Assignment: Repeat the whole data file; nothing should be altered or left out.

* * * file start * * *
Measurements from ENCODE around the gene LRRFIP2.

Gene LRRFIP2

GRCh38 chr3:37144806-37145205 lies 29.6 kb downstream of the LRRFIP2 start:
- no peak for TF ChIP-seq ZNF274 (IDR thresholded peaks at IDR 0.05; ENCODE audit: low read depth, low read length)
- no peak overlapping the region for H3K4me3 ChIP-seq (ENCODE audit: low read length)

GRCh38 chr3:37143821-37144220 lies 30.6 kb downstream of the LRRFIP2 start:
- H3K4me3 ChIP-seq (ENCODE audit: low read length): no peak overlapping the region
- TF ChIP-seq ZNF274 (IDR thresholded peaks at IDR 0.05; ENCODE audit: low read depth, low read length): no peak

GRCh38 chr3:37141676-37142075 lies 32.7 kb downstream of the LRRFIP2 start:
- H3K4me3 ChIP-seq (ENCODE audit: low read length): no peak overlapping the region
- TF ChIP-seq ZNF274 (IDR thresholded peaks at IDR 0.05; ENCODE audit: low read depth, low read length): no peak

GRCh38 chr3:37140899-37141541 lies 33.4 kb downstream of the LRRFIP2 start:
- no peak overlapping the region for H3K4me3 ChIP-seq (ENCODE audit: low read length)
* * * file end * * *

Measurements from ENCODE around the gene LRRFIP2.

Gene LRRFIP2

GRCh38 chr3:37144806-37145205 lies 29.6 kb downstream of the LRRFIP2 start:
- no peak for TF ChIP-seq ZNF274 (IDR thresholded peaks at IDR 0.05; ENCODE audit: low read depth, low read length)
- no peak overlapping the region for H3K4me3 ChIP-seq (ENCODE audit: low read length)

GRCh38 chr3:37143821-37144220 lies 30.6 kb downstream of the LRRFIP2 start:
- H3K4me3 ChIP-seq (ENCODE audit: low read length): no peak overlapping the region
- TF ChIP-seq ZNF274 (IDR thresholded peaks at IDR 0.05; ENCODE audit: low read depth, low read length): no peak

GRCh38 chr3:37141676-37142075 lies 32.7 kb downstream of the LRRFIP2 start:
- H3K4me3 ChIP-seq (ENCODE audit: low read length): no peak overlapping the region
- TF ChIP-seq ZNF274 (IDR thresholded peaks at IDR 0.05; ENCODE audit: low read depth, low read length): no peak

GRCh38 chr3:37140899-37141541 lies 33.4 kb downstream of the LRRFIP2 start:
- no peak overlapping the region for H3K4me3 ChIP-seq (ENCODE audit: low read length)